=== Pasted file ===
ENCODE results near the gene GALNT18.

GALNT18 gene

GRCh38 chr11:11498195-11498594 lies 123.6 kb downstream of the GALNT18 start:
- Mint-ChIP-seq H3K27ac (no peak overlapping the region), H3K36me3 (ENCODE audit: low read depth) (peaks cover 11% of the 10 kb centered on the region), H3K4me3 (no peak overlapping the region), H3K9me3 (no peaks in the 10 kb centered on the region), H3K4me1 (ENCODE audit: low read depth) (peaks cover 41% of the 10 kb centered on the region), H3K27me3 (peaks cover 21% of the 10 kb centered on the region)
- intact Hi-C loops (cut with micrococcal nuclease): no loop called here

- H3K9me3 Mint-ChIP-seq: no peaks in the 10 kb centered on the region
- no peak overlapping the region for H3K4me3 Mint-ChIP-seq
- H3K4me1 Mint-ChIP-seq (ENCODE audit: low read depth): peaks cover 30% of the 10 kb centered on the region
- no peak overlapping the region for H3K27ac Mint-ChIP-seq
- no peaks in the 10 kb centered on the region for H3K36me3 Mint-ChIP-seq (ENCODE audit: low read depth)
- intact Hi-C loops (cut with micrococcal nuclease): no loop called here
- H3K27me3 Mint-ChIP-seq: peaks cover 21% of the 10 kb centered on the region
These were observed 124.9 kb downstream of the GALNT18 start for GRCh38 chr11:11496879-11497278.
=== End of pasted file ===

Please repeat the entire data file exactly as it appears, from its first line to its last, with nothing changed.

ENCODE results near the gene GALNT18.

GALNT18 gene

GRCh38 chr11:11498195-11498594 lies 123.6 kb downstream of the GALNT18 start:
- Mint-ChIP-seq H3K27ac (no peak overlapping the region), H3K36me3 (ENCODE audit: low read depth) (peaks cover 11% of the 10 kb centered on the region), H3K4me3 (no peak overlapping the region), H3K9me3 (no peaks in the 10 kb centered on the region), H3K4me1 (ENCODE audit: low read depth) (peaks cover 41% of the 10 kb centered on the region), H3K27me3 (peaks cover 21% of the 10 kb centered on the region)
- intact Hi-C loops (cut with micrococcal nuclease): no loop called here

- H3K9me3 Mint-ChIP-seq: no peaks in the 10 kb centered on the region
- no peak overlapping the region for H3K4me3 Mint-ChIP-seq
- H3K4me1 Mint-ChIP-seq (ENCODE audit: low read depth): peaks cover 30% of the 10 kb centered on the region
- no peak overlapping the region for H3K27ac Mint-ChIP-seq
- no peaks in the 10 kb centered on the region for H3K36me3 Mint-ChIP-seq (ENCODE audit: low read depth)
- intact Hi-C loops (cut with micrococcal nuclease): no loop called here
- H3K27me3 Mint-ChIP-seq: peaks cover 21% of the 10 kb centered on the region
These were observed 124.9 kb downstream of the GALNT18 start for GRCh38 chr11:11496879-11497278.